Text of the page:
Now, Docklands administrators are seeking to capitalize on the games, which they believe have demonstrated that London is viable as a super-yacht venue.
“The Olympics has opened people’s eyes to the fact that you can get super-yachts to London,” says Gareth Stephens, harbor manager for London Docklands.
The sight of the 126-meter Octopus belonging to Microsoft’s co-founder Paul Allen, and the 74-meter Ilona owned by the Westfield Group chairman Frank Lowy nestling among the City’s tower blocks at West India docks, was perhaps the most visible statement of London’s potential.
But the docklands infrastructure did not tick every box in a super-yacht owner’s list of features for an ideal location. While Octopus was moored on Thames Quay in relative privacy, the democratic nature of space allocation meant some owners were more exposed to public gaze.
The Indian steel magnate Lakshmi Mittal cancelled his mooring reservation two weeks before the start of the Olympics when he discovered his yacht would be moored next door to HMS Belfast, a working museum.
Owners also needed to prepare for the experience of negotiating locks. But most seemed to accept it with good grace. Mr. Allen, who had paid £1,500 ($2,428) for the service, tweeted: “Getting Octopus thru London locks a tight squeeze, 1 meter clearance.”
London’s dockland administrators are confident they can make improvements to infrastructure and services for any future super-yacht mooring demand.
“If super-yacht companies thought yachts were coming here long-term, then the infrastructure will come,” said Ben Sutton of MGMT, the global yacht advisory company that provided super-yacht concierge services during the Olympics.
Plans are in place to improve infrastructure at St. Katherine’s Dock, near Tower Bridge.
Arguably better equipped to accommodate super-yachts than West India Dock, it has inbuilt security options, including a protected enclave, gated areas and 24-hour CCTV. There is also an investment plan to improve berthing and the dockside area.
William Bowman, a former consultant at the luxury yachting experts Camper & Nicholsons, has been appointed Marina director to make St Katharine’s Dock “the finest marina in the U.K.”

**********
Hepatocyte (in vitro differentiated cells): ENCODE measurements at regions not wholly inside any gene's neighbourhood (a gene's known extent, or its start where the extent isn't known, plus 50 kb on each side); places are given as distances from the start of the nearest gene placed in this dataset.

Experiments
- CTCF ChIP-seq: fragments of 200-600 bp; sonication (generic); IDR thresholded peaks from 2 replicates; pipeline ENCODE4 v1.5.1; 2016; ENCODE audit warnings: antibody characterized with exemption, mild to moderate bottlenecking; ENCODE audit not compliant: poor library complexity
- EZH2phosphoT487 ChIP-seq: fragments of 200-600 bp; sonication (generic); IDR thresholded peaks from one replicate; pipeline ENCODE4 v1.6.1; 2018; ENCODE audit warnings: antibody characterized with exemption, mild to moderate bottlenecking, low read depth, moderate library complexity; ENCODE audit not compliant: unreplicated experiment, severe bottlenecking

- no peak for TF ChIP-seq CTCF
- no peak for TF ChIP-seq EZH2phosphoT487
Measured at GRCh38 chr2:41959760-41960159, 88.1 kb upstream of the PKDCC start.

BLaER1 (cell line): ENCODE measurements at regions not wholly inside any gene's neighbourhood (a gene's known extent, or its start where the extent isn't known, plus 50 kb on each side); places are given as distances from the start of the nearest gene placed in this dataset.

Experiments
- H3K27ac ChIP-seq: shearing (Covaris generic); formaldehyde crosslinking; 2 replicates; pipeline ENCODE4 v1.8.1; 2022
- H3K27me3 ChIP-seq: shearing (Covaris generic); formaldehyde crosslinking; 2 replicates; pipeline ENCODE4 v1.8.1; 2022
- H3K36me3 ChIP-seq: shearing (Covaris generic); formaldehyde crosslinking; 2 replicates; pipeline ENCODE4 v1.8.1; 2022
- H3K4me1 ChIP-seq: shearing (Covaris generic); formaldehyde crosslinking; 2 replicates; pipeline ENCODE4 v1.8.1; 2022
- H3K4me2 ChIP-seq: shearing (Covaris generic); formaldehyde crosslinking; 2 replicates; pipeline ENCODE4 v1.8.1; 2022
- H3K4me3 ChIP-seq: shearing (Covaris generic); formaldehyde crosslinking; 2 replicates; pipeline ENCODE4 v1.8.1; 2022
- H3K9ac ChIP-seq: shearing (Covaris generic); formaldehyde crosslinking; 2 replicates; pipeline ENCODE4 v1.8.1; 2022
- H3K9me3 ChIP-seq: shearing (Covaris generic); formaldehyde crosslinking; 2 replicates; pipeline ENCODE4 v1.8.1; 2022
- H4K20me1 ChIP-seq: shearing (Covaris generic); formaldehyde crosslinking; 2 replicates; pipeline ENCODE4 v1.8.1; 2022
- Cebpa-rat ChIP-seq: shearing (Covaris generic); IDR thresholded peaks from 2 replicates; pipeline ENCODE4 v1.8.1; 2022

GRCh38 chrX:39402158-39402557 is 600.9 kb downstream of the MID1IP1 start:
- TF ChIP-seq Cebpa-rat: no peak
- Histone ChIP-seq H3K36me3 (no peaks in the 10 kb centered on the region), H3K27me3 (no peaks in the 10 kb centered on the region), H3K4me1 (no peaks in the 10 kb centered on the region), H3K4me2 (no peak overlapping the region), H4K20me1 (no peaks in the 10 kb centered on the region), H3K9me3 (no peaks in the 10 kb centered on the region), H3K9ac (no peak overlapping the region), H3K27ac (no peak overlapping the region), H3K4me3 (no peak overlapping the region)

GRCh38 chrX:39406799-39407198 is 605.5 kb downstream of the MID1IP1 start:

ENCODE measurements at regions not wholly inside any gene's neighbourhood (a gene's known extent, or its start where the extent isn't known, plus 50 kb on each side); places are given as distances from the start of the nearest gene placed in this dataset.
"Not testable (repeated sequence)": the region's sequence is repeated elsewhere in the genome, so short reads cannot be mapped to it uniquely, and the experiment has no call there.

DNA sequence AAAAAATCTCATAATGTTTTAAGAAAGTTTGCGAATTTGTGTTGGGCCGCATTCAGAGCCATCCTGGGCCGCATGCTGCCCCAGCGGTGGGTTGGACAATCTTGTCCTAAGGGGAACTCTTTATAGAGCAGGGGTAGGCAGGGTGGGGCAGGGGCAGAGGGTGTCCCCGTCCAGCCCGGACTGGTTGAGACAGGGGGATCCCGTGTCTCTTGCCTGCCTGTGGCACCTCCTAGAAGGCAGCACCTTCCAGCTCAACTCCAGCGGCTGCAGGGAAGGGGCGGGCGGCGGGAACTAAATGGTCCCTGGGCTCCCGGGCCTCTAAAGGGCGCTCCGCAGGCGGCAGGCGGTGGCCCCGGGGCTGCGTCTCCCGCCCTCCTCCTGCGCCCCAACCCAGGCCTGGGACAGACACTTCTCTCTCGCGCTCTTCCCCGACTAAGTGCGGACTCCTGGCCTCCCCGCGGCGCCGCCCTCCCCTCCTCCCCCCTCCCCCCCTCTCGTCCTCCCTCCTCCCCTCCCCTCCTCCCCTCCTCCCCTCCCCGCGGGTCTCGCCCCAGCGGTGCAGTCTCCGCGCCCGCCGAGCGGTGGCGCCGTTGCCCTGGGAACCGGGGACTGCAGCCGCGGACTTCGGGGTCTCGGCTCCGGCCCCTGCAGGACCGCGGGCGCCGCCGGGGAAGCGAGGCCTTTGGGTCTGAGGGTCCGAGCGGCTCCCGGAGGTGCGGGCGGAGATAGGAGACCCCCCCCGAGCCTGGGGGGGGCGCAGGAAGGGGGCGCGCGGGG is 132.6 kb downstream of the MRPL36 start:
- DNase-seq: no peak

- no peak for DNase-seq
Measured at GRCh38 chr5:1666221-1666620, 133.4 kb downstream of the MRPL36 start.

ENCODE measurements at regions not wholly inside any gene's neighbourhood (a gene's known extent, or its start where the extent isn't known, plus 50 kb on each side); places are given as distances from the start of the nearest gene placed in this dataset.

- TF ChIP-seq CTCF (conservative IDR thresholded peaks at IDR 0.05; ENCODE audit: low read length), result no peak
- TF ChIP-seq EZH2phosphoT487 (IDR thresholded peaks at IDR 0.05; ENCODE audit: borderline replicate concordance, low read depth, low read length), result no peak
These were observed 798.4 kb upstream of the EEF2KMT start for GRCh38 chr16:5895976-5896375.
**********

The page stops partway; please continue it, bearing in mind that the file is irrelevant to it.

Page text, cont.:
London’s berthing prices during the Olympics were not cheap. With a minimum booking period of 21 days, an owner of a 60-meter super-yacht paid £5,250 a day. A yacht of more than 100 meters paid £9,500 ($15,300) a day. So Octopus, for example, was paying £66,500 ($107660) a week for its berth, which did not include water and electricity. Against these prices, the notoriously expensive Venice Yacht Pier, which charges £1,580 a day for berths, looks modest by comparison.
Normally, London Docks charges £540 ($875) a week for a 30-meter yacht – which at £18 a meter a week makes it one of the world’s cheapest city marinas.
In contrast, for a yacht of the same size, New York’s Newport Marina charges £2,001 ($3240) a week, and Marina Port Vell, Barcelona, asks £2,100. These prices reflect the five-star luxury services and state-of-the art infrastructure in leading super-yacht marinas.
Beyond the facilities and pricing, a more telling question is the extent to which super-yacht owners will want to visit London in their boats.
The U.K. capital offers some of the best shopping, nightlife and museums in the world, and the City is one of the world’s leading financial centers. But will that be enough to enable it to compete with the blue waters off Sardinia, St Tropez and Martinique?
Yacht captains, however, may be attracted to London for more practical reasons.
Many of the world’s best shipyards are in northern Europe, including the Netherland’s Feadship, and Lürssen in Germany, within easy reach of London.
Captain Robert Bleecke of Olympics charter super-yacht Sea Bluez, said: “I, for sure, would stop over if en route, say, from a north European shipyard while on sea trials, or an owner’s first shakedown cruise or trip up to the Baltic.”
With this in mind, Super-yacht UK, a representative body for the U.K. super-yacht industry, has plans to promote a “great northern route” taking in London, the Baltic and the U.K.’s coastline.
A colder, more hardy cruising itinerary may not prove a winner with the majority, however.
One motor yacht captain, looking after a 63-meter vessel, said: “As much as the south coast of England or the north-west coast of Scotland can be attractive to some clients, it wouldn’t necessarily appeal to the majority of summer charterers of a vessel of our size.”
It may, however, be reasonable for London to hope that a steady demand in small numbers may build as a consequence of the Olympics.
Infrastructure growth is likely to be demand-led to avoid the kind of empty marinas that have resulted from hasty expansion in an unfulfilled belief that if provision is made, the yachts will come.
But it is possible that London may see more yachts such as Octopus gracing its docks in years to come.